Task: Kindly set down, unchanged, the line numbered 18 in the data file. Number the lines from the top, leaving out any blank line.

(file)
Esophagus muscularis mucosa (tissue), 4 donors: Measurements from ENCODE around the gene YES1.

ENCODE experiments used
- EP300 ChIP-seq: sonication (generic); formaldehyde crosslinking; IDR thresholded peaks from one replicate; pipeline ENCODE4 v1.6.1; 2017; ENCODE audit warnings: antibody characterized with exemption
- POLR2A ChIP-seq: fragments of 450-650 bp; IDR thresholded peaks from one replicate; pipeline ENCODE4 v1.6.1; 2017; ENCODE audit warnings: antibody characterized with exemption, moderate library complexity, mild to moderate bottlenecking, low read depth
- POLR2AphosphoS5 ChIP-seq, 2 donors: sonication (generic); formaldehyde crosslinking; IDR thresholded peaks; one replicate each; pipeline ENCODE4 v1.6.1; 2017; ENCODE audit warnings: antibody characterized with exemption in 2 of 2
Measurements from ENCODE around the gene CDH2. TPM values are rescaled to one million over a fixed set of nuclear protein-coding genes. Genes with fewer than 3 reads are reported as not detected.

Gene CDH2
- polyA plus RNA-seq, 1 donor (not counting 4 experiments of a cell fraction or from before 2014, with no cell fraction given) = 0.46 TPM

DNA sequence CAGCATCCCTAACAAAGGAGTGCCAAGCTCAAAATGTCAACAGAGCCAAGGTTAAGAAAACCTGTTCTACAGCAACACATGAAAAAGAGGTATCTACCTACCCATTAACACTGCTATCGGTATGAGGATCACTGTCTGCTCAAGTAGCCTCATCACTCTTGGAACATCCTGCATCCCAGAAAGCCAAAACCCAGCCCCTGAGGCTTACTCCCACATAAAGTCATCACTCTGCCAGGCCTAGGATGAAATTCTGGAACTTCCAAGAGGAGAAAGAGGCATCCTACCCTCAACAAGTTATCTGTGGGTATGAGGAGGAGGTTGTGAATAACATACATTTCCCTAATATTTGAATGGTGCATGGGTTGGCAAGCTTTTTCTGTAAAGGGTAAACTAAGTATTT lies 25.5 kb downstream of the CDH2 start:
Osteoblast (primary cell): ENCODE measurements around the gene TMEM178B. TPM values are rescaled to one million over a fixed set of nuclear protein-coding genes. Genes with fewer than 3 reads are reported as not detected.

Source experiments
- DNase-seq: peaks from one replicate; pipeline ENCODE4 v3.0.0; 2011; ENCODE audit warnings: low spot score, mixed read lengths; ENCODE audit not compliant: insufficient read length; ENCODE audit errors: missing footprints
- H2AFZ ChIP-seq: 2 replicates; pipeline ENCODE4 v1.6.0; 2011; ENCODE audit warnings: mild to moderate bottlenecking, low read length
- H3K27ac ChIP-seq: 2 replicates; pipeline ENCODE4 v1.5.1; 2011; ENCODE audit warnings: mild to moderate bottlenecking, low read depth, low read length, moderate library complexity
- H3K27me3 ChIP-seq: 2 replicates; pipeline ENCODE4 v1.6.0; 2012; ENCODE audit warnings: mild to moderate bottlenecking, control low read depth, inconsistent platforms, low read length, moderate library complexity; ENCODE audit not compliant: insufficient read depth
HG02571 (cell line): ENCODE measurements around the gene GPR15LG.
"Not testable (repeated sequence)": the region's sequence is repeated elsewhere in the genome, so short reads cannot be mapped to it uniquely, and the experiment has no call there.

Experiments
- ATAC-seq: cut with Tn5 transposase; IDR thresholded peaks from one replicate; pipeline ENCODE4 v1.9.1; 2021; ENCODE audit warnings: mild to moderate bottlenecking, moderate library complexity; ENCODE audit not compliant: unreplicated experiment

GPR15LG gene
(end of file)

Experiments